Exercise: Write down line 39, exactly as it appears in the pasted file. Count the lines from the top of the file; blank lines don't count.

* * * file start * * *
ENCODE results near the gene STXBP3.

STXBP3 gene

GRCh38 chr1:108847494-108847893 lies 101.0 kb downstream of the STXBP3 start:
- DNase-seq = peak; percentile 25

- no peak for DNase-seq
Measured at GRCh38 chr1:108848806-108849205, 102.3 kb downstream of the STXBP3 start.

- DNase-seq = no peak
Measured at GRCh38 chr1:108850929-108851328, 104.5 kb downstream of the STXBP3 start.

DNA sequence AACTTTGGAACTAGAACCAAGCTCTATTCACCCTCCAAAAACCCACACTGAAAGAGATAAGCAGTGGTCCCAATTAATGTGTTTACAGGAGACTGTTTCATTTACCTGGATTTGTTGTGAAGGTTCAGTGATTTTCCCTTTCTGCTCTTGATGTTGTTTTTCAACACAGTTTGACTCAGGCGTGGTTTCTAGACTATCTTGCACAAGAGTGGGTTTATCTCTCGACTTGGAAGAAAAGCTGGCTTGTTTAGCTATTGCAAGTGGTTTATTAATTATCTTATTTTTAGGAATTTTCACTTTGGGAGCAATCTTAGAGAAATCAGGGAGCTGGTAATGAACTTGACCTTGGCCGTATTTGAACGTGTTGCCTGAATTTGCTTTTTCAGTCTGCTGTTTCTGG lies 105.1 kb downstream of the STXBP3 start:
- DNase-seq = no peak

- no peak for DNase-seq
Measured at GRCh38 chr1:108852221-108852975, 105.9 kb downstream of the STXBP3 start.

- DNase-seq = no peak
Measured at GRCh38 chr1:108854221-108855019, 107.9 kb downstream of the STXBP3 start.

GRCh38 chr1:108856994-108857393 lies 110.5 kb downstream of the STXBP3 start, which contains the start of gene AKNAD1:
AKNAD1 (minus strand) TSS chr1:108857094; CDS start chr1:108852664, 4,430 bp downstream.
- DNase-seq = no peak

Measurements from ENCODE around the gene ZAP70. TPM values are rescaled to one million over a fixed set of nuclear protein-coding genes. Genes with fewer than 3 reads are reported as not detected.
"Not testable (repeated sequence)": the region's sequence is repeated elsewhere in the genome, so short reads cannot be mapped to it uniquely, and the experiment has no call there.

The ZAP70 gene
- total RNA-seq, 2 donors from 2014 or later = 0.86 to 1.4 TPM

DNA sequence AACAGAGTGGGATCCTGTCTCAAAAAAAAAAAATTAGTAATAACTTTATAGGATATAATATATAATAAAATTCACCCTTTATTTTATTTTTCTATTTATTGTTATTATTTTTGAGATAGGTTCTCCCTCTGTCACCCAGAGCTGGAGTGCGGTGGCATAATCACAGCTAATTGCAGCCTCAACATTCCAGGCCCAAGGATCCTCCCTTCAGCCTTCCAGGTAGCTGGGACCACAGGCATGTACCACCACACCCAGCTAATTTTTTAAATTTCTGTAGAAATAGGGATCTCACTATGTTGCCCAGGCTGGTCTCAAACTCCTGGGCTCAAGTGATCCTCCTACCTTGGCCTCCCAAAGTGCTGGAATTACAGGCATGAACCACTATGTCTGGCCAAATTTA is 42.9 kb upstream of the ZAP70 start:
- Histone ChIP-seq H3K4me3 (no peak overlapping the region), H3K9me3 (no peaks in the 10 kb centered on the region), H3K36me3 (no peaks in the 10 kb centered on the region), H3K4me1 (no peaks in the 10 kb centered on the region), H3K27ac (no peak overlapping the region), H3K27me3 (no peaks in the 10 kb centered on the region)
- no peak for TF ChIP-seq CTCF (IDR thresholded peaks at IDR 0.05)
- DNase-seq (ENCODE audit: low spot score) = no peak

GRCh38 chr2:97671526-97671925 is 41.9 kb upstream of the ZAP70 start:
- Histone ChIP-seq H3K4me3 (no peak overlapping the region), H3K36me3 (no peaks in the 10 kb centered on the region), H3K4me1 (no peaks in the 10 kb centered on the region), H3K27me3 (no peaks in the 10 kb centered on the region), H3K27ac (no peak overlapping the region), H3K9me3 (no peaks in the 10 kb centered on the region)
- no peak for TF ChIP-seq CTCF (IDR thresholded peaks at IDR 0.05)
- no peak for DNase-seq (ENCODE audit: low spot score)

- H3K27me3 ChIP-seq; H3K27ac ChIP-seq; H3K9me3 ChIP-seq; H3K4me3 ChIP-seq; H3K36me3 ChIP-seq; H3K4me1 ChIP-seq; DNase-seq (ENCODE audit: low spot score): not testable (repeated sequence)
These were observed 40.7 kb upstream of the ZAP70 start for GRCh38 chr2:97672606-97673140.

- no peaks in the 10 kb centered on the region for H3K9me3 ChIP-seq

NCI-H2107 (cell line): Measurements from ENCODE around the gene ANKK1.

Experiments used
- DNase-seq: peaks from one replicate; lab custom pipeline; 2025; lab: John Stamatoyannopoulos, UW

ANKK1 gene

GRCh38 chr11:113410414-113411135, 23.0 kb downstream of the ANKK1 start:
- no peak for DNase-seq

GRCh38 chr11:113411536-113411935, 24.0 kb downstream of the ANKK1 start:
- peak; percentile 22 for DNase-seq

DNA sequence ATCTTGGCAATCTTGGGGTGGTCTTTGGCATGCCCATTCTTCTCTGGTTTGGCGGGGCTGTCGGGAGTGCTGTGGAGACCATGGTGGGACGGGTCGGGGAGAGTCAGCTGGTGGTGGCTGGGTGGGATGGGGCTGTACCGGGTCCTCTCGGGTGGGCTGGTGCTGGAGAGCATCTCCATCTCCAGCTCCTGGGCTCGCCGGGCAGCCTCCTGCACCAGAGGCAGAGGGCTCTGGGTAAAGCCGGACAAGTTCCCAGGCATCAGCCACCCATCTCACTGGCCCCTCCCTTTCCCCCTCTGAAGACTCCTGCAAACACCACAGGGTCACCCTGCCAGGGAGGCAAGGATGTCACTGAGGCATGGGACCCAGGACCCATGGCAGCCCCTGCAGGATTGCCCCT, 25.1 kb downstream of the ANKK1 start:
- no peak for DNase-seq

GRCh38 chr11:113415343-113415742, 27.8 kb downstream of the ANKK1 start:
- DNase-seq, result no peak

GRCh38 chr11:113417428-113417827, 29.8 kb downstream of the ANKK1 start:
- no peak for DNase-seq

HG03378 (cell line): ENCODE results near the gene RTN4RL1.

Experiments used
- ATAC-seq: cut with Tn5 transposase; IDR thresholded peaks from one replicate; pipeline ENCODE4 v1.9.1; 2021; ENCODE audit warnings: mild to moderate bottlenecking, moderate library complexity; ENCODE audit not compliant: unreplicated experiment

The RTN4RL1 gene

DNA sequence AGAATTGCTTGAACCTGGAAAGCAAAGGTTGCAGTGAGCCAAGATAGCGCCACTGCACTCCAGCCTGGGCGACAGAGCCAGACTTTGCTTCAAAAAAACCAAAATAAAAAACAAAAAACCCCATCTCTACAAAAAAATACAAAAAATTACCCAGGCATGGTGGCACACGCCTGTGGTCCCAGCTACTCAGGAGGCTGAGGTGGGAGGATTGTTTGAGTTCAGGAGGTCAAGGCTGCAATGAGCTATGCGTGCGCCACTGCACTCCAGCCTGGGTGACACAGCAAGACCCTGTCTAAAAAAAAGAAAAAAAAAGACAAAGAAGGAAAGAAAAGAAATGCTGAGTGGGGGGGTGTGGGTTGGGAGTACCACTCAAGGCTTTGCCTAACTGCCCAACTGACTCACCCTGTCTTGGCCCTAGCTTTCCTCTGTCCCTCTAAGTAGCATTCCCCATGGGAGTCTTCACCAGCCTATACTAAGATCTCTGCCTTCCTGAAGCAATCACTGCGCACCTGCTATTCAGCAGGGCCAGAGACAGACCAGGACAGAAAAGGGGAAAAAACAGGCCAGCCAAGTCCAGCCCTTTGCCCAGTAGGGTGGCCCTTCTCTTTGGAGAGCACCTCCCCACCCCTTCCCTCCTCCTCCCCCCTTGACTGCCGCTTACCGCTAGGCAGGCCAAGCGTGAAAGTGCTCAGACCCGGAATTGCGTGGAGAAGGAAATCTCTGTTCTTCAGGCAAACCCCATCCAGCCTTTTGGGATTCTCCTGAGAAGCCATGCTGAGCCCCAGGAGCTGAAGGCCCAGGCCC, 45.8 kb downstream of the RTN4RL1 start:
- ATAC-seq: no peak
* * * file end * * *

GRCh38 chr11:113411536-113411935, 24.0 kb downstream of the ANKK1 start: